Advanced imaging with CT shows that people who cook with biomass fuels like wood are at risk of suffering considerable damage to their lungs from breathing in dangerous concentrations of pollutants and bacterial toxins, according to a study being presented at the annual meeting of the Radiological Society of North America (RSNA).
Approximately 3 billion people around the world cook with biomass, such as wood or dried brush. Pollutants from cooking with biomass are a major contributor to the estimated 4 million deaths a year from household air pollution-related illness.
While public health initiatives have tried to provide support to transition from biomass fuels to cleaner-burning liquefied petroleum gas as a fuel source, a significant number of homes continue to use biomass fuels. Financial constraints and a reluctance to change established habits are factors, combined with a lack of information on the impact of biomass smoke on lung health.
A multidisciplinary team led by Eric A. Hoffman, Ph.D., at the University of Iowa, in collaboration with researchers from Periyar Maniammai Institute of Science and Technology, investigated the impact of cookstove pollutants in 23 people cooking with liquefied petroleum gas or wood biomass in Thanjavur, India.
The researchers measured the concentrations of pollutants in the homes and then studied the lung function of the individuals, using traditional tests such as spirometry. They also used advanced CT scanning to make quantitative measurements--for instance, they acquired one scan when the person inhaled and another after they exhaled and measured the difference between the images to see how the lungs were functioning.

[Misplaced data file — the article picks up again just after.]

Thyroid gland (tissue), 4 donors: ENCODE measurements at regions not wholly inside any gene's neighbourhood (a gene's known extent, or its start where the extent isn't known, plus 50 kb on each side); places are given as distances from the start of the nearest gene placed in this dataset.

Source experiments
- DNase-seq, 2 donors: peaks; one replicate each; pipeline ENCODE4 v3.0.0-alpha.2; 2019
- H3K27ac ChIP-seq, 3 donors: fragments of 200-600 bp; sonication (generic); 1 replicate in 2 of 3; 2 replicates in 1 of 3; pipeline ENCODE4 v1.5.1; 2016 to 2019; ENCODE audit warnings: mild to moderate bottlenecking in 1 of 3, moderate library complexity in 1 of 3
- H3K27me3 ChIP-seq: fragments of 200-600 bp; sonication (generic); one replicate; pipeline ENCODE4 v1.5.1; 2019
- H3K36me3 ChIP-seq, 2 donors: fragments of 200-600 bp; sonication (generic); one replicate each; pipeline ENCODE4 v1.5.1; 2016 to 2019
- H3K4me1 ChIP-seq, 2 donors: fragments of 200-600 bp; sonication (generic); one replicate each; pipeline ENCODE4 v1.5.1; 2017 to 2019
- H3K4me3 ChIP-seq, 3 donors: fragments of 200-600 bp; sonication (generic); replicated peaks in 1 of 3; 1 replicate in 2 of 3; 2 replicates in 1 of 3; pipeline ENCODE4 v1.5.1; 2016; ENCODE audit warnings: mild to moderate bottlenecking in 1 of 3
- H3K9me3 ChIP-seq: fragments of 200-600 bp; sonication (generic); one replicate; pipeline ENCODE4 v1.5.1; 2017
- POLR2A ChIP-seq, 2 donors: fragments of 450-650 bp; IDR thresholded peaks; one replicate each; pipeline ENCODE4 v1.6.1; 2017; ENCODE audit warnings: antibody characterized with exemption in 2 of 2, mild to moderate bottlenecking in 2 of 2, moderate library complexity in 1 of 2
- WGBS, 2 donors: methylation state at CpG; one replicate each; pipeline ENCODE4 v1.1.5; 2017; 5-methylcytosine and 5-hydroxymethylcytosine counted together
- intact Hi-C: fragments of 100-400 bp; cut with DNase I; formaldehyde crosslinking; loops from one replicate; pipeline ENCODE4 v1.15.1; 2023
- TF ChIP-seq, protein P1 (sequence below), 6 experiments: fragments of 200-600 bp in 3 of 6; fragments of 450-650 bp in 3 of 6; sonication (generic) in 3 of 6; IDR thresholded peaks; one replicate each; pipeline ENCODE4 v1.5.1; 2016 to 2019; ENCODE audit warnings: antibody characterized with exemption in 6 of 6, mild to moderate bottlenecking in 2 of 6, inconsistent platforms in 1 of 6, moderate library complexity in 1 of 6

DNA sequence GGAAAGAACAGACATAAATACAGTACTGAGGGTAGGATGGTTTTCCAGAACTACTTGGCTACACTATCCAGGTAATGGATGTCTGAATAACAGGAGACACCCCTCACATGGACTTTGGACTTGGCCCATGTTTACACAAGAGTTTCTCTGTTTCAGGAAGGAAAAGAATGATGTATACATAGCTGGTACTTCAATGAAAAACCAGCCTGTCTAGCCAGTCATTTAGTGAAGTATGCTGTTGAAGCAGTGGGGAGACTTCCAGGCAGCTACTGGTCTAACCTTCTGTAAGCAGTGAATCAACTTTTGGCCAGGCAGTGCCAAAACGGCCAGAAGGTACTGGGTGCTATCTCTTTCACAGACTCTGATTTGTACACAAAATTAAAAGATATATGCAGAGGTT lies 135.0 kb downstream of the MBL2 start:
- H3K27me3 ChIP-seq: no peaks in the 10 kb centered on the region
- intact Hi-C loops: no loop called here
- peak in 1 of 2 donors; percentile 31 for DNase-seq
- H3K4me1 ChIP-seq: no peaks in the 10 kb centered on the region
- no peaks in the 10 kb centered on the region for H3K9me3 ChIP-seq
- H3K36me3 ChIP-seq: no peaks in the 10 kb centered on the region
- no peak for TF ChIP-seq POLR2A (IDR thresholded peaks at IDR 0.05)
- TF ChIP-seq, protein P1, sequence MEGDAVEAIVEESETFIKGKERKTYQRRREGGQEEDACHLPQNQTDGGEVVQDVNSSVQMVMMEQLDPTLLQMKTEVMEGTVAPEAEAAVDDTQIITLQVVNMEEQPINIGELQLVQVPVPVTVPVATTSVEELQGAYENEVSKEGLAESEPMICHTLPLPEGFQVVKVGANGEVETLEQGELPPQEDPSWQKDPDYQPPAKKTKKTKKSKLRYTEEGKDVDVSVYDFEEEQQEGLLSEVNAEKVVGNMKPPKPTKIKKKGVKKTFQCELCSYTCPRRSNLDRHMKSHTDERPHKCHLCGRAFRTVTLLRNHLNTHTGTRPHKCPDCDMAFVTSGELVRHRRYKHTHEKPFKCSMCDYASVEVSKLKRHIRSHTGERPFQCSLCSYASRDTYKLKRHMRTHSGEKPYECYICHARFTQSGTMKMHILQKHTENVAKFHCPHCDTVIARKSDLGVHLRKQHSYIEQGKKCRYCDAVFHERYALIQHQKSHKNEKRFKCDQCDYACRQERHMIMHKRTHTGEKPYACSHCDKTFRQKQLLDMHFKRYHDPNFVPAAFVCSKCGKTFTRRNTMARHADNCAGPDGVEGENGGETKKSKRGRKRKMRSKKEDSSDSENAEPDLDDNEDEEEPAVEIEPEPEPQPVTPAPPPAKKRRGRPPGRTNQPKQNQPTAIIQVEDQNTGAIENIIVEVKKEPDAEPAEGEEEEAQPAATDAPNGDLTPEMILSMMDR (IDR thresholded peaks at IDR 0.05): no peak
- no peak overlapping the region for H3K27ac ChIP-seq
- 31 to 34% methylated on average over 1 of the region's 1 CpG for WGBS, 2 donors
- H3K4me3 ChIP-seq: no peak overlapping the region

Analysis showed that the ones who cooked with wood biomass were exposed to greater concentrations of pollutants and bacterial endotoxins compared to liquefied petroleum gas users. They also had a significantly higher level of air trapping in their lungs, a condition associated with lung diseases.
The researchers found a smaller subset of the biomass users who had very high levels of air trapping and abnormal tissue mechanics, even when compared to other biomass users. In about one-third of the group, more than 50% of the air they inhaled ended up trapped in their lungs.
CT added important information on smoke's effect on the lungs that was underestimated by conventional tests.
"For people exposed to biomass smoke for any extended duration, it is critical to have a complete assessment of lung function by health care professionals to ensure that any potential injury can be resolved with appropriate interventions," Dr. Kizhakke Puliyakote said.
While the study focused on cooking with biomass, the findings have important implications for exposure to biomass smoke from other sources, including wildfires.
Image Credit: RSNA